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Showing posts with label #Stations. Show all posts
Showing posts with label #Stations. Show all posts

21 March 2016

Jesus confuses Pontius Pilatus.

Governments exist to establish justice, but government didn’t do that in Jesus’s day.

Mark 15.1-5 • Matthew 27.1-2, 11-14 • Luke 23.1-4 • John 18.28-38

When Herod 1 died, Augustus Caesar took advantage of his heirs’ power struggle and took over Judea. The Caesars left local governance in the hands of the locals: The Judean senate ran all the local matters and enforced laws. (Namely the Law.) The one thing the Judeans weren’t permitted was the death penalty: The Romans reserved that power for themselves. Understandable; if the senate executed someone whom Rome wanted alive (say, if they executed Roman soldiers for idolatry), it could spark war.

So when the senate decided Jesus deserved death, they couldn’t execute him themselves. (I know; Stephen’s martyrdom in Acts suggests they could. Ac 8.57-60 That stoning was actually illegal, by Roman standards; somebody paid for it eventually, but Acts doesn’t tell that story.) Only the Romans could execute anyone, so the Judeans had to go convince the Romans to do it. Namely, convince them Rome, the emperor, or the Roman senate would want him dead—’cause Rome wasn’t just gonna execute anybody the Judean senate recommended. Especially over stuff the Romans didn’t consider capital crimes, like adultery or blasphemy.

What’d the Judeans have on Jesus? Well, he declared himself Messiah. And Messiah means king—which the Romans would consider treason, because only they got to make kings. Properly, the king of Judea was Tiberius Caesar Divi Augusti, princeps/“first citizen” of Rome. Rome had a vested interest in putting down any antikings.

So that was the charge the senate brought to Caesar’s local representative, Judea’s igemón/“ruler,” Pontius Pilatus. For centuries scholars assumed Pilatus was merely a procurator/“treasury agent,” an administrator whose only job was to make sure Rome got Judea’s taxes. Archeologists have since discovered he was a præfectus/“prefect,” a military governor who should’ve been more decisive than Pilate comes across in the gospels. (Incidentally, his name isn’t pronounced like “pilot”—it’s the same as the founder of Pilates-style yoga.)

In all the gospels, Pilatus questioned Jesus… and came away unconvinced this man was any threat to Rome whatsoever. In Luke and John, he didn’t even believe Jesus was guilty of anything. But the Judean senate wanted him dead, and got plenty of the locals to say so too. In the end, Pilatus pragmatically gave ’em what they wanted.

Let’s begin with Jesus’s mini-trial before Pilatus. First the Judeans hauled him over to Antonia, the fortress next to the temple where Pilate and the Roman soldiers could watch the Judeans’ worship (just in case any riots broke out there), and presented them to their prefect.

18 March 2016

Simon Peter pretends he doesn’t know Jesus.

Yep, even Jesus’s best student tried to cover his butt and abandon his Lord.

Mark 14.66-72 • Matthew 26.69-75 • Luke 22.54-62 • John 18.15-18, 25-27

Earlier that night, during dinner, Jesus told his students they weren’t gonna follow him much longer; they’d scatter. At this point Jesus’s best student, Simon Peter, got up and foolhardily claimed this prediction didn’t apply to him. He wouldn’t scatter. He’d never lose heart. He’d stick with Jesus, fight his arrest, and die for him if he had to. Mk 14.26-31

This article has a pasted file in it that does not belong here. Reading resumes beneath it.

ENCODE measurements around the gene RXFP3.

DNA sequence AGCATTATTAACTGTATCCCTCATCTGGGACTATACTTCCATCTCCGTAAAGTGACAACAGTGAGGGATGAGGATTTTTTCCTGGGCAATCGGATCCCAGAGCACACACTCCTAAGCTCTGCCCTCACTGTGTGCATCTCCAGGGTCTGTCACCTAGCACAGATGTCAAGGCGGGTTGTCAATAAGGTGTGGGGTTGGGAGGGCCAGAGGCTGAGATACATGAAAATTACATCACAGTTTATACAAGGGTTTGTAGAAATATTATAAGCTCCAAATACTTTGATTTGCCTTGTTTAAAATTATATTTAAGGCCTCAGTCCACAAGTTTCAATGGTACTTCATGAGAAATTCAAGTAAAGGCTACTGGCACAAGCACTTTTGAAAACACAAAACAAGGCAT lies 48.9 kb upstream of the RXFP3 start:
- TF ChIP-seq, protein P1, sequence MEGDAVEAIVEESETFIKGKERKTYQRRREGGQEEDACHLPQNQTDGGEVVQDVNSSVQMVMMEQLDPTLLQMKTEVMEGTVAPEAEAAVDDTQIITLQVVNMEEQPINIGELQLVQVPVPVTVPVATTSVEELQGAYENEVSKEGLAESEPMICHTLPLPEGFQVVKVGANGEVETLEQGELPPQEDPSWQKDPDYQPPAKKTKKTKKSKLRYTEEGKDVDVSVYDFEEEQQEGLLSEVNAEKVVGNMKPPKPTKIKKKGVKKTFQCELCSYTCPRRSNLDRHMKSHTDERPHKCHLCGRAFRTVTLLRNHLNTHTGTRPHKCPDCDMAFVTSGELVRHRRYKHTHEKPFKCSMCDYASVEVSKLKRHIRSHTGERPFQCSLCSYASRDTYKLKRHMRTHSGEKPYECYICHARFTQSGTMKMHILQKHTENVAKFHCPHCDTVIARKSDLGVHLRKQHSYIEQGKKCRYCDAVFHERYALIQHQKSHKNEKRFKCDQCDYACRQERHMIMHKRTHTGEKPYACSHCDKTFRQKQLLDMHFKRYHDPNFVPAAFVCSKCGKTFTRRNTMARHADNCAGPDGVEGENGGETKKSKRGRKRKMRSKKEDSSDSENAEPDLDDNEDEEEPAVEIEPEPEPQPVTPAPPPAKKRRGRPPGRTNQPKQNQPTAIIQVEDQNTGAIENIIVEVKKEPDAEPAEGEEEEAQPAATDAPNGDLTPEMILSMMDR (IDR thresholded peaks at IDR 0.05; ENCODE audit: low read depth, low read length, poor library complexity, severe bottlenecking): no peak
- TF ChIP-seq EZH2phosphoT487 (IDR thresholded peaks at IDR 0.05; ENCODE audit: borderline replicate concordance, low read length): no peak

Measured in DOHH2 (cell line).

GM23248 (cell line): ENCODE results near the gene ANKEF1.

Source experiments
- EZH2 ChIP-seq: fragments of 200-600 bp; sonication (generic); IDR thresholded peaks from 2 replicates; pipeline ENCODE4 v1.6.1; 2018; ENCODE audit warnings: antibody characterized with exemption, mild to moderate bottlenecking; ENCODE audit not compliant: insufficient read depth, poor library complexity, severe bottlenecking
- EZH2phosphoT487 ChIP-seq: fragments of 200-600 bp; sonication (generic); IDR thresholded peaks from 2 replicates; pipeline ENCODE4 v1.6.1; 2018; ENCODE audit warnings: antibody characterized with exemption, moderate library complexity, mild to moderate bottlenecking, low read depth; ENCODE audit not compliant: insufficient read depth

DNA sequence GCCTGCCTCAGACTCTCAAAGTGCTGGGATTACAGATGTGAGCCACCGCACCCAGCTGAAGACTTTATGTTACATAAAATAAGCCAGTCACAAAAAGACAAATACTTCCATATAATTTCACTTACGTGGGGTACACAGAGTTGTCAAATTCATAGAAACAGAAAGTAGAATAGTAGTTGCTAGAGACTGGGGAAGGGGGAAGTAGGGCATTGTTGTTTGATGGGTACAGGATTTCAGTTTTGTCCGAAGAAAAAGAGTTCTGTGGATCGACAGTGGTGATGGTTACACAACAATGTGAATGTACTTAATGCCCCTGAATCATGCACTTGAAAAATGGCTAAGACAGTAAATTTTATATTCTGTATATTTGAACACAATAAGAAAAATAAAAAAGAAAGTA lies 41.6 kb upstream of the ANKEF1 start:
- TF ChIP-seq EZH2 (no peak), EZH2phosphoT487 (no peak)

And y’know, Peter wasn’t kidding. I’ve heard way too many sermons which mock Peter for this, who claim he was all talk. Thing is, he really wasn’t. When Jesus was arrested, Peter was packing a mákhaira/“machete” (KJV “sword”) and used it. Slashed the ear right off one of the slaves in the mob. You don’t start swinging a long knife at a mob unless you’re willing to risk life and limb. Peter really was ready to fight to the death for Jesus.

I already wrote about that bit, y’know. First Jesus healed the slave, then rebuked Peter: Having a weapon was only gonna get Peter killed. Jesus could stop his arrest at any time, but that wouldn’t fulfill the scriptures. Peter thought he was doing God’s will, but he was in fact stumbling—just like Jesus predicted. He was tripping over Jesus. Peter expected Jesus to do one thing; Jesus did just the opposite, and voluntarily went with the mob to die.

That sort of turn of events would knock the zeal right out of anyone. You know how Peter later kept saying he didn’t know Jesus? At the time, he really didn’t. Thought he did; totally got him wrong. We all do, sometimes. But Peter was having that crisis of faith Christians invariably go through, made a thousand times worse by knowing his master wasn’t gonna make it through his passion alive—and Peter may not have been 100 percent certain about any of the resurrection stuff Jesus had previously talked about. Mt 17.22-23, 20.17-19 Not anymore.

Even so, Peter didn’t scatter. He followed Jesus to the head priest’s house, where Jesus had his unofficial trial-before-the-trial before the head of the senate. Didn’t go in; only the eyewitness who informed the gospel of John did. (Maybe John himself; we don’t know.) Peter simply waited in the courtyard… and when the slaves began to recognize him, he panicked.

17 March 2016

Jesus’s arrest: His abuse begins.

He went peacefully. His followers and accusers, as usual, had other ideas.

Mark 14.45-52 • Matthew 26.50-56 • Luke 22.49-54 • John 18.4-12

The second station, in John Paul’s list of stations of the cross, is where Judas betrayed Jesus and Jesus was arrested. Same station for both. But different forms of suffering: Judas was about when your friends or confidants turn on you, and the rest was about the pain and dread people feel when their enemies have ’em right where they want ’em.